Scotland Yard Review

Catch– or be– Mr. X in five different cities from Mentor InterActive’s Scotland Yard.

By Andrew Hsieh. Posted 08/12/2011 12:00 Comment on this     ShareThis
The Final Grade
B-
Impressive
grade/score info
1up
1-Up Mushroom for...
Tough AI (though not without learning curve); well-implemented multiplayer
1up
Poison Mushroom for...
Lack of comprehensive in-game manual/tutorial

From Brain Age to Trivial Pursuit, rarely has a game ever made me feel as mentally ill-equipped as Sproing Interactive Media and Mentor InterActive Inc.’s¬†Scotland Yard for Nintendo DS– and that’s not such a bad thing in this case. Based on the board game of the same name, Scotland Yard at first makes little sense to players unfamiliar with the original game (read: me). It lacks both a tutorial mode and a comprehensive in-game manual, forcing players to look at the actual instruction manual for the game– and while that doesn’t sound so bad, it gets a little annoying in the first few minutes of gameplay when you have no idea what you’re doing. That said, it becomes very clear as to what you’re supposed to do in Scotland Yard after the first few haphazard turns, even without a tutorial holding your hand, and with that the amusement begins.

Amusement, that is, for a certain breed of gamer. At its core, Scotland Yard requires deduction and foresight, with a smattering of mind games. (Is there a genre for this? Ah, right– board game adaptation.)¬†Running amok on the streets of London, New York, Berlin, Paris or Amsterdam, one player plays as Mr. X, a thief whose location is only revealed periodically throughout the game, while five other players play as the detectives attempting to catch Mr. X. Each player has a designated number and type of movement tickets and as such must learn to use them wisely. Taxis, for instance, can send you one space in any direction; buses take you along a certain line but are less accessible than taxis; subways are even more uncommon than buses but send you quite far away. Meanwhile, Mr. X can evade cops by not only having essentially limitless movement tickets, but also sometimes moving twice in one turn, though cops get three uses of an omnipotent helicopter and limited use of roadblocks. Juxtapose that with Mr. X’s inherent invisibility, his location only visible through the clues that he leaves through his used-up tickets, and you have a game that’s meant for those of us who really enjoy brain-bending games, and not just an occasional game of Monopoly. Mentor InterActive Inc., it seems, really does mean it when it put its thinkSMART label on this game.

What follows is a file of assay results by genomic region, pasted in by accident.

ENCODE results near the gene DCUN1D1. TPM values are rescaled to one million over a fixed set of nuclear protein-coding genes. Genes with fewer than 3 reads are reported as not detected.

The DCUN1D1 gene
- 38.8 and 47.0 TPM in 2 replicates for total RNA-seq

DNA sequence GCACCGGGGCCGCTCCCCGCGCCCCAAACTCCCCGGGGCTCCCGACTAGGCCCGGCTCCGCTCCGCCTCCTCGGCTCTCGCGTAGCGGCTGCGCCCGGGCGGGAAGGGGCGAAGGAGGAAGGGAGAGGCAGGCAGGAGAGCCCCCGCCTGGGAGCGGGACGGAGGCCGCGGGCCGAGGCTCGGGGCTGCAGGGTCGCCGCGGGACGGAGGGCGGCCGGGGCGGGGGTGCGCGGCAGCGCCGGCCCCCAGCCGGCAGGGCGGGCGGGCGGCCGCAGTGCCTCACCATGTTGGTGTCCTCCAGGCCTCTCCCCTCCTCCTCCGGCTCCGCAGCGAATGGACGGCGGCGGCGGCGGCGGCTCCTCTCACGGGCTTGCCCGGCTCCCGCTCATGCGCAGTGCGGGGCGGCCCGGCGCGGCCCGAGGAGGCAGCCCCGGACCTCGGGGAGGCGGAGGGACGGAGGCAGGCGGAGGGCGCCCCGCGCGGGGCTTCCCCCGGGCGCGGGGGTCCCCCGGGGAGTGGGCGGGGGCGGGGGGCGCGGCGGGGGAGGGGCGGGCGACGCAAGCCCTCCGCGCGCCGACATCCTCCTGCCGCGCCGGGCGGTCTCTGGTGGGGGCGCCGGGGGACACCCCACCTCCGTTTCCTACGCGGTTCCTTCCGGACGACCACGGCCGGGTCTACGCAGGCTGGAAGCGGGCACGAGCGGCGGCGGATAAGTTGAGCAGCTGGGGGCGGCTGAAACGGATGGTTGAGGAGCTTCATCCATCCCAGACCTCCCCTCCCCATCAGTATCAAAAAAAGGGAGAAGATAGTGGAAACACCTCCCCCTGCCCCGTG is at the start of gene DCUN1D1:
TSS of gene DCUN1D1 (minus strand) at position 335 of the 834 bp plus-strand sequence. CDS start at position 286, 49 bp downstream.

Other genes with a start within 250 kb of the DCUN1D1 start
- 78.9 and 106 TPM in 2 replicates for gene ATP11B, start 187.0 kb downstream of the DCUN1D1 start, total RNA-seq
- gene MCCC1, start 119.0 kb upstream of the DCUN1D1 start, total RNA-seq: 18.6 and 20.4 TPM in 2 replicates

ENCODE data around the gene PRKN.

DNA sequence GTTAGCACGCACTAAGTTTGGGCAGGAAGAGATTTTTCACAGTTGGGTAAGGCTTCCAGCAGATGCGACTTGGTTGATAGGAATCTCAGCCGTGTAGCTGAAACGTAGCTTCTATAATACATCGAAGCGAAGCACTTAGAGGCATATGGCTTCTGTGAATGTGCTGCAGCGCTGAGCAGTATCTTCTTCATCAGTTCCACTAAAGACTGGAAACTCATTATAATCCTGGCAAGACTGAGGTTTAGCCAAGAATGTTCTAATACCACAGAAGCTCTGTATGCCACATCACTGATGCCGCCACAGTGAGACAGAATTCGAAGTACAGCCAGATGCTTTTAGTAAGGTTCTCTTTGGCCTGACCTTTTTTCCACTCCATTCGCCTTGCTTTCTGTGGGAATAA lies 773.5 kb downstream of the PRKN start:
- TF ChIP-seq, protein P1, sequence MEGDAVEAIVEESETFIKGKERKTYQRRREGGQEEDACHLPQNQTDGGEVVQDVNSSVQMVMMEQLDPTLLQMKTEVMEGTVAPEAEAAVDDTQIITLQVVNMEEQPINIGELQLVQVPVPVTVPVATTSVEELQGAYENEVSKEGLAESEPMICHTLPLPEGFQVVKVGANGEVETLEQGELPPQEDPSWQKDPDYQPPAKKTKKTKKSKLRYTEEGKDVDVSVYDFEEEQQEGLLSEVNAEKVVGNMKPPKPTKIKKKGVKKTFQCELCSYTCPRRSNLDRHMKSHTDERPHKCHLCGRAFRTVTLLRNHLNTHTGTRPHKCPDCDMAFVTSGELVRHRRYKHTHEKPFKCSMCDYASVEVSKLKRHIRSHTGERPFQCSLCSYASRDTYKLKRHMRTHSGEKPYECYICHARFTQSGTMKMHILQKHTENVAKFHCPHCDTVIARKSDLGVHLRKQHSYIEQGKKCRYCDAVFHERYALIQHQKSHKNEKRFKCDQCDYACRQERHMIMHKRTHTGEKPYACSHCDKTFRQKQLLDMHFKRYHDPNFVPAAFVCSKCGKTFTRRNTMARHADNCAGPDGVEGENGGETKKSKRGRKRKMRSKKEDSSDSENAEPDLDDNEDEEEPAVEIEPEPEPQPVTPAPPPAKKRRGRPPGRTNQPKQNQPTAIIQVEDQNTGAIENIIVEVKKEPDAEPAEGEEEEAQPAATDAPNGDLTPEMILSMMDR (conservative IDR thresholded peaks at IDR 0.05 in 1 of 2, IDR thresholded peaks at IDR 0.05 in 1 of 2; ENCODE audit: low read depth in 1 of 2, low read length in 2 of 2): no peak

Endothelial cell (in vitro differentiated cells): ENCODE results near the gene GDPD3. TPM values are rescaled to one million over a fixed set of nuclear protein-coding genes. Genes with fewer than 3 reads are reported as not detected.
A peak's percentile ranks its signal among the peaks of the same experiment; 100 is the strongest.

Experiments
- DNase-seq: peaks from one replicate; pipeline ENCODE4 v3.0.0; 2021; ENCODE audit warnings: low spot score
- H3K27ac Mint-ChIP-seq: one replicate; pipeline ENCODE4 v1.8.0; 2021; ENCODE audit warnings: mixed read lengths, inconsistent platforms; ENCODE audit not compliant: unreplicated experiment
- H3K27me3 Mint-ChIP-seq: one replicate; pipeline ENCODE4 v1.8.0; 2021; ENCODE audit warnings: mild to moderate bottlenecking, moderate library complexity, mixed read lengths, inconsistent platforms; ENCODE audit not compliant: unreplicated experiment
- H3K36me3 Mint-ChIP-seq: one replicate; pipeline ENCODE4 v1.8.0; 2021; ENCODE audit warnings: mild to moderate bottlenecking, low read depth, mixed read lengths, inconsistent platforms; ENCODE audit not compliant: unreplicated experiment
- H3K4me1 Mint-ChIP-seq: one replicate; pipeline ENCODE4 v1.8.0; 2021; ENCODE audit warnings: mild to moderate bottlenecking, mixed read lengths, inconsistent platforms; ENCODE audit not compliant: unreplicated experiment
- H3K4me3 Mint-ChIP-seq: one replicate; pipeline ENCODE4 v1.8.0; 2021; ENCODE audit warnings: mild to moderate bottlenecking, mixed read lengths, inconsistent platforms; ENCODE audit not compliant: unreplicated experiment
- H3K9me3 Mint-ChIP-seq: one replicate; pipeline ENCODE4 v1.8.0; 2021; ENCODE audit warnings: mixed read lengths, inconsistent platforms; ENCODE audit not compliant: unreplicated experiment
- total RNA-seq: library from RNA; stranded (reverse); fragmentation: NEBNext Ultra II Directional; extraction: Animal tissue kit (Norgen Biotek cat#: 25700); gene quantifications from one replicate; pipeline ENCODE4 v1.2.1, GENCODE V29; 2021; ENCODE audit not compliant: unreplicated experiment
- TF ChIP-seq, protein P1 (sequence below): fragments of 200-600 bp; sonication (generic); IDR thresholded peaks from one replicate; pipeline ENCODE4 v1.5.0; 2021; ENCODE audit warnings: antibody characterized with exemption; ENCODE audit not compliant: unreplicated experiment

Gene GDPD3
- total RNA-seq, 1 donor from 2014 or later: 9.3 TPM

Scotland Yard provides a Campaign Mode, a Quick Match mode, and three multiplayer modes (Single Card, Multi Card, and hotseat via Quick Match mode). The Campaign Mode is rather short, though illustrated with an art style not unlike the original board game, and allows the player to either play as all five detectives or Mr. X. While I found catching Mr. X somewhat difficult as the detectives (though doable), I felt playing as Mr. X was even worse– the computer-controlled detectives caught me by the tenth turn (out of twenty-four possible turns) time after time again. After my first few games, I got somewhat more intelligent about my ticket management, and started to finally win some matches; nevertheless, expect the AI to know your every move when you play as the detectives, and to pretty much know your location all the time when you’re Mr. X. At least, until you learn to think two or three moves ahead. Of everybody.

But even when I got better at Scotland Yard, it was still the same old lonely game as the original board game– made worse when I suddenly realized I was essentially playing a board game with myself, despite the rare speech bubble or two from computer players “conversing” with me. So I grabbed some rather uninformed buddies, and though they, too, found Scotland Yard rather confusing at first, they quickly got the hang of the game. Downloading to their systems via Single Card play didn’t take too long at all (though it’s restricted to the London map), and the constant cries of “where are you” and “why are we playing this” eventually gave way to a resounding “okay, just one more try” as my friends and I studied the many ways of deceiving, outsmarting and essentially defriending each other. While we didn’t have five detectives, we had the AI take over the remaining detectives, which was a nice way of making the game equally winnable on all sides. Unfortunately, the AI couldn’t take part in human secret plan-making, facilitated by a nice Professor Layton-style scribble mode, though we mostly planned out loud anyway (to the lip-pursing of our Mr. X).

Like Mentor InterActive’s recent other addition to their thinkSMART series, Scotland Yard is an almost 1:1 adaptation of the Scotland Yard board game, meaning it’s at its best when playing with friends. Wi-Fi play with voice chat would have been even better, but as it stands, LAN play already simulates a tight-knit board gaming experience– and that’s all a board game adaptation needs, short of providing the actual board and pieces. Just be sure to bring extra brains when you play this one.

Nintendojo was provided a copy of this game for review by a third party, though that does not affect our recommendation. For every review, Nintendojo uses a standard criteria.

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